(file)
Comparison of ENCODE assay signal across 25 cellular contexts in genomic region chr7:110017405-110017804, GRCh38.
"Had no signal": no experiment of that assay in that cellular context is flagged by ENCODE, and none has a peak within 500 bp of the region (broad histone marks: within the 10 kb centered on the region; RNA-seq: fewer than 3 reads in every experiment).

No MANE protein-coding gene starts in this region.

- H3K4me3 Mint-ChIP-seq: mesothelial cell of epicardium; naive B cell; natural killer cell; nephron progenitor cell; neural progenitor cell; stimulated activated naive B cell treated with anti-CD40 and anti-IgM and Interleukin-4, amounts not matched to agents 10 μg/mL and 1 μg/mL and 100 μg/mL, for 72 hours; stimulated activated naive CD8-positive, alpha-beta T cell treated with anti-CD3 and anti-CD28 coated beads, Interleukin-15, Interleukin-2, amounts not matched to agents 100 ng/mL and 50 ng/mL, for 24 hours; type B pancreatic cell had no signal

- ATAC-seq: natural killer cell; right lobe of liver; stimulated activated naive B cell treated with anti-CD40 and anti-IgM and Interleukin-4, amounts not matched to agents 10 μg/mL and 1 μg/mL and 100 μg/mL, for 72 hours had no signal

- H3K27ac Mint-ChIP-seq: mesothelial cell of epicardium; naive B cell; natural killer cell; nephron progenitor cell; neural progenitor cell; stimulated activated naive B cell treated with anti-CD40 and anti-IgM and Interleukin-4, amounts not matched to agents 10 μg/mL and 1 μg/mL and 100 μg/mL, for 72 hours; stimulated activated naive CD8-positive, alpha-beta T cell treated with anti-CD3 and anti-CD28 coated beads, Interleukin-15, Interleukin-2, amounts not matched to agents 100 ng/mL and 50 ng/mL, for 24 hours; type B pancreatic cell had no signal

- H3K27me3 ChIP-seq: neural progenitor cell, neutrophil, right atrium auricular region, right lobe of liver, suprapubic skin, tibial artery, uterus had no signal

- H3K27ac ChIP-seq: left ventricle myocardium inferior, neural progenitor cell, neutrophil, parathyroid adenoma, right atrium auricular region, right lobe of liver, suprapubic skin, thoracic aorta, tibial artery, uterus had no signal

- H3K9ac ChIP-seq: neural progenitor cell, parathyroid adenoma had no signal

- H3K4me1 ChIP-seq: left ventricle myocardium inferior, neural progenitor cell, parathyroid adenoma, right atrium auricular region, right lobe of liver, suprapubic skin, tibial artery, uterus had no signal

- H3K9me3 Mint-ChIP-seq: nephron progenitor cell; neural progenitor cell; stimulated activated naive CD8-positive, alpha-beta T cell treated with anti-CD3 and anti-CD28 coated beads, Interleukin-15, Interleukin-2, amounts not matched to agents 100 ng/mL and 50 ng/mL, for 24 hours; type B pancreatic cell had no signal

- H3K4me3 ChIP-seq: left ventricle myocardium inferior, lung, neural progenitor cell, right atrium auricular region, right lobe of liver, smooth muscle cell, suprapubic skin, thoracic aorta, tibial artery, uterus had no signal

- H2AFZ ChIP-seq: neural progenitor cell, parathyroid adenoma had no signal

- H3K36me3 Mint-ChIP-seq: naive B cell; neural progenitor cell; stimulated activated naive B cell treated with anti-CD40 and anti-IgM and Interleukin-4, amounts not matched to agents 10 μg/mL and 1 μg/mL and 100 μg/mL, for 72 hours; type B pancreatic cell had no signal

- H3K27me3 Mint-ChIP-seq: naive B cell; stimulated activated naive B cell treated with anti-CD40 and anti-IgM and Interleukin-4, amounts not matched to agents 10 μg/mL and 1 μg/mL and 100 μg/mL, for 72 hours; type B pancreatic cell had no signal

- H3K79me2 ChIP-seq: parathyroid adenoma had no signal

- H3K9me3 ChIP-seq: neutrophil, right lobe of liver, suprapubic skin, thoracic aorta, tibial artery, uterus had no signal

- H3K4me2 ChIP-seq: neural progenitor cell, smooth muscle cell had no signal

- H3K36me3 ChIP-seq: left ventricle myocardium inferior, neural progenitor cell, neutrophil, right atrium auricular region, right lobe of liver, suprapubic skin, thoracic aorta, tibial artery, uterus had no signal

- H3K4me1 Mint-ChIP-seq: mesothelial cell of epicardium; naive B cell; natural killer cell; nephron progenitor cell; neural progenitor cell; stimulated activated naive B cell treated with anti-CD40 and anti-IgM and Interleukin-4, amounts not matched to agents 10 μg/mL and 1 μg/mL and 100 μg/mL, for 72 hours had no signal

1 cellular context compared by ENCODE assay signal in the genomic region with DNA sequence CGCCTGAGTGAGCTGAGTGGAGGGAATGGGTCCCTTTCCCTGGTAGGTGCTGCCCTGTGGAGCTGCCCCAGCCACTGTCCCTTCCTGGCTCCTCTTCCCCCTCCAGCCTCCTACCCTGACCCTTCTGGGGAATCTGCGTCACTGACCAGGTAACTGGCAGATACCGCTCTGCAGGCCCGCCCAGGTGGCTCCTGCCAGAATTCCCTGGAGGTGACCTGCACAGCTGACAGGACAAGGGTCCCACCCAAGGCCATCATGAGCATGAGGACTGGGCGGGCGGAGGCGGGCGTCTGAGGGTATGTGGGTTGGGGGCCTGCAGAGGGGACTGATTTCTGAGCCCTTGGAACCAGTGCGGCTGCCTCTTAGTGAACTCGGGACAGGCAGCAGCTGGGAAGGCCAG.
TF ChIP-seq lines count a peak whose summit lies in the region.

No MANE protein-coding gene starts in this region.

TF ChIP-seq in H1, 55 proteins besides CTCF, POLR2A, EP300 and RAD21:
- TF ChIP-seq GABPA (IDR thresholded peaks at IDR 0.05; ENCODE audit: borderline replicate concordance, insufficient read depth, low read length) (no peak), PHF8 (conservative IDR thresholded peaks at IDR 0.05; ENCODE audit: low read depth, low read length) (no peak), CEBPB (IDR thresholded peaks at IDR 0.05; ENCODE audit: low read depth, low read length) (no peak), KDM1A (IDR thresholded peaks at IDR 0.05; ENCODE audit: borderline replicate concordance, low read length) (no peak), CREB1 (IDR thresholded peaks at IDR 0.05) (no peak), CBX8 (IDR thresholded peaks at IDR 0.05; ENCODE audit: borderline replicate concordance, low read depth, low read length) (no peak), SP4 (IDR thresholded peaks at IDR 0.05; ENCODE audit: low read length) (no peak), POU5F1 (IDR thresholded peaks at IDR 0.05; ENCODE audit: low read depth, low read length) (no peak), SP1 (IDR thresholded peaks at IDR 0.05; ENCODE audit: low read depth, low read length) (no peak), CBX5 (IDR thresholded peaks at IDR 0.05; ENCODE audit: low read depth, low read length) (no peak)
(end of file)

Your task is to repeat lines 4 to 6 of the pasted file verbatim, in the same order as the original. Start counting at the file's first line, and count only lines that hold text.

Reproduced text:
- H3K4me3 Mint-ChIP-seq: mesothelial cell of epicardium; naive B cell; natural killer cell; nephron progenitor cell; neural progenitor cell; stimulated activated naive B cell treated with anti-CD40 and anti-IgM and Interleukin-4, amounts not matched to agents 10 μg/mL and 1 μg/mL and 100 μg/mL, for 72 hours; stimulated activated naive CD8-positive, alpha-beta T cell treated with anti-CD3 and anti-CD28 coated beads, Interleukin-15, Interleukin-2, amounts not matched to agents 100 ng/mL and 50 ng/mL, for 24 hours; type B pancreatic cell had no signal

- ATAC-seq: natural killer cell; right lobe of liver; stimulated activated naive B cell treated with anti-CD40 and anti-IgM and Interleukin-4, amounts not matched to agents 10 μg/mL and 1 μg/mL and 100 μg/mL, for 72 hours had no signal

- H3K27ac Mint-ChIP-seq: mesothelial cell of epicardium; naive B cell; natural killer cell; nephron progenitor cell; neural progenitor cell; stimulated activated naive B cell treated with anti-CD40 and anti-IgM and Interleukin-4, amounts not matched to agents 10 μg/mL and 1 μg/mL and 100 μg/mL, for 72 hours; stimulated activated naive CD8-positive, alpha-beta T cell treated with anti-CD3 and anti-CD28 coated beads, Interleukin-15, Interleukin-2, amounts not matched to agents 100 ng/mL and 50 ng/mL, for 24 hours; type B pancreatic cell had no signal